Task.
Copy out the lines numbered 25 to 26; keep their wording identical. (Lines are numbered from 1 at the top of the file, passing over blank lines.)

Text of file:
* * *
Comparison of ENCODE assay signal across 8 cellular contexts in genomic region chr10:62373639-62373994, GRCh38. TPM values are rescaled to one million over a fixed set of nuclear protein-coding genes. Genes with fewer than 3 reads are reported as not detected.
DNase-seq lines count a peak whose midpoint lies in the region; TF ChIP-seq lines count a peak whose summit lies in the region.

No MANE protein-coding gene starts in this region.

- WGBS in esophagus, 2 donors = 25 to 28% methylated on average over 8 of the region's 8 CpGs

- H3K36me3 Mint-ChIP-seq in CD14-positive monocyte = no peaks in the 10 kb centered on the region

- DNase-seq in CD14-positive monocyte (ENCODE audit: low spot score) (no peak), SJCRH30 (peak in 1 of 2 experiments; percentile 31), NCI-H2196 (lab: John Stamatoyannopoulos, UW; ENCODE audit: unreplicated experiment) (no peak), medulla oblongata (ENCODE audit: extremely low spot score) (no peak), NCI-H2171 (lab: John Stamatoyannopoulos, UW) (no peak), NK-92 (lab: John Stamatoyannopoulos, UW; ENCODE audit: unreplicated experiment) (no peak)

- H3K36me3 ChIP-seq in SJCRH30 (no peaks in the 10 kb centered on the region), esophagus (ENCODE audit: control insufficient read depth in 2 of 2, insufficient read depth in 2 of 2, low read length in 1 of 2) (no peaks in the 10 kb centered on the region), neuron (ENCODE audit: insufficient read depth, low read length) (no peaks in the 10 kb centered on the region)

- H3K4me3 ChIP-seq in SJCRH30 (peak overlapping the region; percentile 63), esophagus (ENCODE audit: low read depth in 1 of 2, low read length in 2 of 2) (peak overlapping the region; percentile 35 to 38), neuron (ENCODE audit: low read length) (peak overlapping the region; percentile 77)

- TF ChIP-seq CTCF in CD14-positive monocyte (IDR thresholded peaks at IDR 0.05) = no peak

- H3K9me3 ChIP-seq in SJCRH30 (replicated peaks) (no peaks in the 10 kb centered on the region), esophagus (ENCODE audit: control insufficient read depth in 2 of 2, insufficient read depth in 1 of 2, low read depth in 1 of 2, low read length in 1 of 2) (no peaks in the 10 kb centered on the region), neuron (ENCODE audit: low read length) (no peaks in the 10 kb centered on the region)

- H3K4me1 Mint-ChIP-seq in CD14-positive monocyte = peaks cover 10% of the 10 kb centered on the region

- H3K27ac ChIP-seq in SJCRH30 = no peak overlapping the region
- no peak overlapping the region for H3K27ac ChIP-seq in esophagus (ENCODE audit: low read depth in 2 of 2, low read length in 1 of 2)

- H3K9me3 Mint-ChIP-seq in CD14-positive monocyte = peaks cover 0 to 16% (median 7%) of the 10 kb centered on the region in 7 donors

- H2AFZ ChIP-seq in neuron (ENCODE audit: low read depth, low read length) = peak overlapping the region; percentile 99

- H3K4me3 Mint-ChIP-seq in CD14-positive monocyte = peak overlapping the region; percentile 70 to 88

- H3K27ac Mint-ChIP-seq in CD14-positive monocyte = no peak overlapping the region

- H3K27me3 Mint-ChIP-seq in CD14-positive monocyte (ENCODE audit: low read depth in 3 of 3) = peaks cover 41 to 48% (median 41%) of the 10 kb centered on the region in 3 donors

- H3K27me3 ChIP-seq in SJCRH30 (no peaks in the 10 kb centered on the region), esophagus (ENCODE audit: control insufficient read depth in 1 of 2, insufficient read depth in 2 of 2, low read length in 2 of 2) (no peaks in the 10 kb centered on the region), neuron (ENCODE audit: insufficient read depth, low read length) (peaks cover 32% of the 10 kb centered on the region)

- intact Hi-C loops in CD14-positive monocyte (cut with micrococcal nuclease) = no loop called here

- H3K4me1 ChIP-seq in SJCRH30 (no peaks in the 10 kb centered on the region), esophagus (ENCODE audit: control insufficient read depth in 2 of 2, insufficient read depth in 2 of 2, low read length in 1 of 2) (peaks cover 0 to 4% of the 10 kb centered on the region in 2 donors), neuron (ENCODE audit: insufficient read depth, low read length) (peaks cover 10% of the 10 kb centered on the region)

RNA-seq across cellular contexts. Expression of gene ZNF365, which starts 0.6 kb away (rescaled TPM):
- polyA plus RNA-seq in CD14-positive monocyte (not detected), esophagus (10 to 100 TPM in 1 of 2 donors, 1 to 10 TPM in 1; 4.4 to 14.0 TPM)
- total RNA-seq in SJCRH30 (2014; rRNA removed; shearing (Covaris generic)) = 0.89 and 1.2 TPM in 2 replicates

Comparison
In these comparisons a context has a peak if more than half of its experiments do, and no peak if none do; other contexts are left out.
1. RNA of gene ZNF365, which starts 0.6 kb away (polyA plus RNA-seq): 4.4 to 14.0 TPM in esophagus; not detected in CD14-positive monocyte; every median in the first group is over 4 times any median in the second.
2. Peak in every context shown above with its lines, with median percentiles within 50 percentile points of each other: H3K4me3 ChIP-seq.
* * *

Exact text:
Comparison
In these comparisons a context has a peak if more than half of its experiments do, and no peak if none do; other contexts are left out.